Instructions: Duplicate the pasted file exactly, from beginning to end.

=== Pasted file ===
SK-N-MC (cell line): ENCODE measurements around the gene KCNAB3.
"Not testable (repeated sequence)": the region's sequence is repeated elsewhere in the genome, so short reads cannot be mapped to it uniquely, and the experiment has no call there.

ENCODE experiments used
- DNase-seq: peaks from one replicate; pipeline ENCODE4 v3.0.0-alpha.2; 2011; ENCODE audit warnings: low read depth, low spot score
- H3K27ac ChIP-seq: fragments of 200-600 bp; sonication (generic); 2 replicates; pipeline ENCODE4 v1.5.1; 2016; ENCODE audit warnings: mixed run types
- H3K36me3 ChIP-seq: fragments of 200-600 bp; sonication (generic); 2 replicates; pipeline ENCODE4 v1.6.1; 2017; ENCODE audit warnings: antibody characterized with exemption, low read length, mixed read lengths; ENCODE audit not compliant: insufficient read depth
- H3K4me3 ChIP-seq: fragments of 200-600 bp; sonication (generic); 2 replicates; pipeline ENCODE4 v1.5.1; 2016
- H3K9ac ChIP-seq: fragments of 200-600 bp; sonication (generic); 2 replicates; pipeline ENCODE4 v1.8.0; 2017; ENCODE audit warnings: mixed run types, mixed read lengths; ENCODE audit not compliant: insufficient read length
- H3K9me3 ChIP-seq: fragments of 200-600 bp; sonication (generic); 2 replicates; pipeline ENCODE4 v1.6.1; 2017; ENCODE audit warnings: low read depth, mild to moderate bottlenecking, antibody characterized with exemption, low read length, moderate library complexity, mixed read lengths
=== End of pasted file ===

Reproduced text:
SK-N-MC (cell line): ENCODE measurements around the gene KCNAB3.
"Not testable (repeated sequence)": the region's sequence is repeated elsewhere in the genome, so short reads cannot be mapped to it uniquely, and the experiment has no call there.

ENCODE experiments used
- DNase-seq: peaks from one replicate; pipeline ENCODE4 v3.0.0-alpha.2; 2011; ENCODE audit warnings: low read depth, low spot score
- H3K27ac ChIP-seq: fragments of 200-600 bp; sonication (generic); 2 replicates; pipeline ENCODE4 v1.5.1; 2016; ENCODE audit warnings: mixed run types
- H3K36me3 ChIP-seq: fragments of 200-600 bp; sonication (generic); 2 replicates; pipeline ENCODE4 v1.6.1; 2017; ENCODE audit warnings: antibody characterized with exemption, low read length, mixed read lengths; ENCODE audit not compliant: insufficient read depth
- H3K4me3 ChIP-seq: fragments of 200-600 bp; sonication (generic); 2 replicates; pipeline ENCODE4 v1.5.1; 2016
- H3K9ac ChIP-seq: fragments of 200-600 bp; sonication (generic); 2 replicates; pipeline ENCODE4 v1.8.0; 2017; ENCODE audit warnings: mixed run types, mixed read lengths; ENCODE audit not compliant: insufficient read length
- H3K9me3 ChIP-seq: fragments of 200-600 bp; sonication (generic); 2 replicates; pipeline ENCODE4 v1.6.1; 2017; ENCODE audit warnings: low read depth, mild to moderate bottlenecking, antibody characterized with exemption, low read length, moderate library complexity, mixed read lengths